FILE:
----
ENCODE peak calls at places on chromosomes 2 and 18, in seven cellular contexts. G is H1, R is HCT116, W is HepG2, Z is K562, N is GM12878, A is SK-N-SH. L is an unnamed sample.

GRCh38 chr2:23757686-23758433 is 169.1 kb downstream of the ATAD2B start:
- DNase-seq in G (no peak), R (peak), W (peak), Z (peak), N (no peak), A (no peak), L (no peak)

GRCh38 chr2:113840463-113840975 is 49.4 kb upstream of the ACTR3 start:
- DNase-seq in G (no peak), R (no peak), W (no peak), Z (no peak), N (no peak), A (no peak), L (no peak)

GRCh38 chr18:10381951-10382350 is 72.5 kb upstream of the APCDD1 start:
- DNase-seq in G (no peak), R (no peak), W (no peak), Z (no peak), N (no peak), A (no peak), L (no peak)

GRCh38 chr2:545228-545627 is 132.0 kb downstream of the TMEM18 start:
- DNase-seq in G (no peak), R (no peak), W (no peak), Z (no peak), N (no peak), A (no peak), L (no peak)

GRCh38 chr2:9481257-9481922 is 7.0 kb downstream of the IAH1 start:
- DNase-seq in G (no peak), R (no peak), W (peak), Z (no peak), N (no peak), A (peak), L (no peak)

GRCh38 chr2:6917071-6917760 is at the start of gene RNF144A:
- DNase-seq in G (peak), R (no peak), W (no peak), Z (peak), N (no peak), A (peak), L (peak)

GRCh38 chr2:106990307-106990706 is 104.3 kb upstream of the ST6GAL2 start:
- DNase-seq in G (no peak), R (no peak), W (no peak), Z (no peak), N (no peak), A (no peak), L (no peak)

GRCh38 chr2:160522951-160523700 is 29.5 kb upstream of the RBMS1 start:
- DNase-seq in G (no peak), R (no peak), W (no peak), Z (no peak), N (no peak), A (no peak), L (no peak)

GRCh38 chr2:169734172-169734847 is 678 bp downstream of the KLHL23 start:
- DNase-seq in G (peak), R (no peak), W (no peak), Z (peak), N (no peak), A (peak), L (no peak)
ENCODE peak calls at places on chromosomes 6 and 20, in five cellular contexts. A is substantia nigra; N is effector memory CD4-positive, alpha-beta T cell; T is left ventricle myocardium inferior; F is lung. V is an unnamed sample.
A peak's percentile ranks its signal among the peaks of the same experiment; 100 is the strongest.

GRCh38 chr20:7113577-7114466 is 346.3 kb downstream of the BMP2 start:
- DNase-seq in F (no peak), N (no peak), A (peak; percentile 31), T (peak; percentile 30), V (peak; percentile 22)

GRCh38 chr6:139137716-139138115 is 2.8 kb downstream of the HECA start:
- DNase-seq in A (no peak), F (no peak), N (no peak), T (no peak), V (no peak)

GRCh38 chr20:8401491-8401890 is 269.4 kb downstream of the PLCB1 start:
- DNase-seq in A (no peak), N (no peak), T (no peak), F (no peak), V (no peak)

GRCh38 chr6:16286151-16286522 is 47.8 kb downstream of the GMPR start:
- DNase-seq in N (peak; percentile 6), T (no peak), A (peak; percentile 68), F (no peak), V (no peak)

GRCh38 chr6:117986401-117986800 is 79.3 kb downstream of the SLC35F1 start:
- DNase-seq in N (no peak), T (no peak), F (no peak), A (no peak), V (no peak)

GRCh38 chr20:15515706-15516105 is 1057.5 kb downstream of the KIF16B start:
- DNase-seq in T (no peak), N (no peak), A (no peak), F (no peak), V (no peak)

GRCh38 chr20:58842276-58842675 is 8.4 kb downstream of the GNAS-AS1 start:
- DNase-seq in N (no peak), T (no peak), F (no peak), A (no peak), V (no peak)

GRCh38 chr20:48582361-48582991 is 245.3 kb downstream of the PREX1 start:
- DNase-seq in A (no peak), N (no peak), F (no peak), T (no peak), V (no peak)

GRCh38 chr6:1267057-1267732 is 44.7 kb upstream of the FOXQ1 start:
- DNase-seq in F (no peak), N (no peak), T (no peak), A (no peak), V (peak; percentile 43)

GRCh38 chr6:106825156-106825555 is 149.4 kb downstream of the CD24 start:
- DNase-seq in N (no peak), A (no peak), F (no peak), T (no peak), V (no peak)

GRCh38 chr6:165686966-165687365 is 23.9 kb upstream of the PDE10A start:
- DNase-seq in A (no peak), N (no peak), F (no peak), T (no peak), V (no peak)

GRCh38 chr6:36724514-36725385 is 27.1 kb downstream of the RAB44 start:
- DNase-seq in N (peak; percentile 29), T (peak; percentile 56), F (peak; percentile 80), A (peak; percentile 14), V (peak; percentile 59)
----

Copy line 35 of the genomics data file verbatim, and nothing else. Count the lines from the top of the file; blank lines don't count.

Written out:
- DNase-seq in N (no peak), T (no peak), F (no peak), A (no peak), V (no peak)